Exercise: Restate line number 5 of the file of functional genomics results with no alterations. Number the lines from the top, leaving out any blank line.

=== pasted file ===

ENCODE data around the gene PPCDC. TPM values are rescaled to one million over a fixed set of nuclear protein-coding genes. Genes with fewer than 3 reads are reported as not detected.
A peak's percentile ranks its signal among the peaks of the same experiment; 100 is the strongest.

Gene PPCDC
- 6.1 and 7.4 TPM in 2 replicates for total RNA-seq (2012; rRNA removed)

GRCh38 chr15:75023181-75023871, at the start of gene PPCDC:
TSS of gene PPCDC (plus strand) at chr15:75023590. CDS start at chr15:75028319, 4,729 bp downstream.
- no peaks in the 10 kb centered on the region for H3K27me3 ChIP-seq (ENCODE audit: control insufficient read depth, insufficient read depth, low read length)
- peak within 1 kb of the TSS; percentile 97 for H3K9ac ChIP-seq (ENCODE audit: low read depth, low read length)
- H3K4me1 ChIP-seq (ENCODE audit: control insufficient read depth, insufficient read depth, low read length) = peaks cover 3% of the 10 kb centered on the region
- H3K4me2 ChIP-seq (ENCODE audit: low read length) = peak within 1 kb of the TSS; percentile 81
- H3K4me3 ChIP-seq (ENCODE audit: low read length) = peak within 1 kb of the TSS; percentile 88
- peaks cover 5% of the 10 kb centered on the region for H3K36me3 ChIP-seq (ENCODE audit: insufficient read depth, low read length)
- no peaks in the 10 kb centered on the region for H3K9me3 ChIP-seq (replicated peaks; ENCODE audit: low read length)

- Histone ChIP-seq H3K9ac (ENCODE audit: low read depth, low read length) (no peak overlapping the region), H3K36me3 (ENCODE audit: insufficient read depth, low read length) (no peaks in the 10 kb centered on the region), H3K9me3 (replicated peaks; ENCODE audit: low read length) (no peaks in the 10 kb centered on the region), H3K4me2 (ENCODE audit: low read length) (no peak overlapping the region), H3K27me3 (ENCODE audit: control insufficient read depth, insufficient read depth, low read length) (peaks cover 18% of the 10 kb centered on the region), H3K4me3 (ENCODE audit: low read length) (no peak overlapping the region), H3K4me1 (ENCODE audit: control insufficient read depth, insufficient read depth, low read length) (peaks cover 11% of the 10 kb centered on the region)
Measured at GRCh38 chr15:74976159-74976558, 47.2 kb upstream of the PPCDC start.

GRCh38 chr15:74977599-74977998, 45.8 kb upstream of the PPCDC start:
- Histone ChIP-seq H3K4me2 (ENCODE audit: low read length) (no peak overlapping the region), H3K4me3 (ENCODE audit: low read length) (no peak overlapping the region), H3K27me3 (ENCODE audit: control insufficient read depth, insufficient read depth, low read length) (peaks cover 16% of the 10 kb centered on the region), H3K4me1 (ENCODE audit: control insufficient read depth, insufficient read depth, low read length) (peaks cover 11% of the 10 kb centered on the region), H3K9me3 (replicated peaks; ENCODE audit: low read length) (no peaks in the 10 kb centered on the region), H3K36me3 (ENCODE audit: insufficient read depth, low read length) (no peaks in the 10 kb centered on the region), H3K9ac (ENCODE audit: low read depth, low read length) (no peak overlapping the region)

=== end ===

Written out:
GRCh38 chr15:75023181-75023871, at the start of gene PPCDC: